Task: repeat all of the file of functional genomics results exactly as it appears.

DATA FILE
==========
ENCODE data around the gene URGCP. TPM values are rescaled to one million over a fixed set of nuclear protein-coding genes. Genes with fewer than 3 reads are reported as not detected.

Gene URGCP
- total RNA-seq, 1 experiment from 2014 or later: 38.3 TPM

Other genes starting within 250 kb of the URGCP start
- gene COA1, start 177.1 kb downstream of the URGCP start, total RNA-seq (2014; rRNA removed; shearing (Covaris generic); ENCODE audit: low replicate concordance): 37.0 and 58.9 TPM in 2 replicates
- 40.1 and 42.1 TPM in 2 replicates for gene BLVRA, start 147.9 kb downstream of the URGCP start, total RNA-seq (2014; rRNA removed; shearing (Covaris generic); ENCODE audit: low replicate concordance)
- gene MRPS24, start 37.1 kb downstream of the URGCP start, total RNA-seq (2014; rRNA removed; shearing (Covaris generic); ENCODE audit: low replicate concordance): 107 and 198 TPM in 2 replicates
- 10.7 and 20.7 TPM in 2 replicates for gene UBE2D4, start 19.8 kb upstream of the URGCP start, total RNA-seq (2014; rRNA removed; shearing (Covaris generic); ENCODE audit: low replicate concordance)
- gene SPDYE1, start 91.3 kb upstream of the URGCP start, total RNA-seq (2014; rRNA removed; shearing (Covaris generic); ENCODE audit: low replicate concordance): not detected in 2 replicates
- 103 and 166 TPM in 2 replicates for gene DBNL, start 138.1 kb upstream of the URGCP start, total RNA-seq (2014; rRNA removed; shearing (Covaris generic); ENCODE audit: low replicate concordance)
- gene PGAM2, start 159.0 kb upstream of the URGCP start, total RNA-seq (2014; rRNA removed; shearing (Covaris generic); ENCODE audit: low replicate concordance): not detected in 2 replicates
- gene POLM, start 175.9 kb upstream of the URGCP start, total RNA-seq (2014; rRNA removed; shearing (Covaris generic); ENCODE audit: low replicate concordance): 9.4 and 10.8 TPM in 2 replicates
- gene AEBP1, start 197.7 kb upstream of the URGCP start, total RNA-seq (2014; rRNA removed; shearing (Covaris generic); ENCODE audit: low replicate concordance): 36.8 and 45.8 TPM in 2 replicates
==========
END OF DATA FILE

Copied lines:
ENCODE data around the gene URGCP. TPM values are rescaled to one million over a fixed set of nuclear protein-coding genes. Genes with fewer than 3 reads are reported as not detected.

Gene URGCP
- total RNA-seq, 1 experiment from 2014 or later: 38.3 TPM

Other genes starting within 250 kb of the URGCP start
- gene COA1, start 177.1 kb downstream of the URGCP start, total RNA-seq (2014; rRNA removed; shearing (Covaris generic); ENCODE audit: low replicate concordance): 37.0 and 58.9 TPM in 2 replicates
- 40.1 and 42.1 TPM in 2 replicates for gene BLVRA, start 147.9 kb downstream of the URGCP start, total RNA-seq (2014; rRNA removed; shearing (Covaris generic); ENCODE audit: low replicate concordance)
- gene MRPS24, start 37.1 kb downstream of the URGCP start, total RNA-seq (2014; rRNA removed; shearing (Covaris generic); ENCODE audit: low replicate concordance): 107 and 198 TPM in 2 replicates
- 10.7 and 20.7 TPM in 2 replicates for gene UBE2D4, start 19.8 kb upstream of the URGCP start, total RNA-seq (2014; rRNA removed; shearing (Covaris generic); ENCODE audit: low replicate concordance)
- gene SPDYE1, start 91.3 kb upstream of the URGCP start, total RNA-seq (2014; rRNA removed; shearing (Covaris generic); ENCODE audit: low replicate concordance): not detected in 2 replicates
- 103 and 166 TPM in 2 replicates for gene DBNL, start 138.1 kb upstream of the URGCP start, total RNA-seq (2014; rRNA removed; shearing (Covaris generic); ENCODE audit: low replicate concordance)
- gene PGAM2, start 159.0 kb upstream of the URGCP start, total RNA-seq (2014; rRNA removed; shearing (Covaris generic); ENCODE audit: low replicate concordance): not detected in 2 replicates
- gene POLM, start 175.9 kb upstream of the URGCP start, total RNA-seq (2014; rRNA removed; shearing (Covaris generic); ENCODE audit: low replicate concordance): 9.4 and 10.8 TPM in 2 replicates
- gene AEBP1, start 197.7 kb upstream of the URGCP start, total RNA-seq (2014; rRNA removed; shearing (Covaris generic); ENCODE audit: low replicate concordance): 36.8 and 45.8 TPM in 2 replicates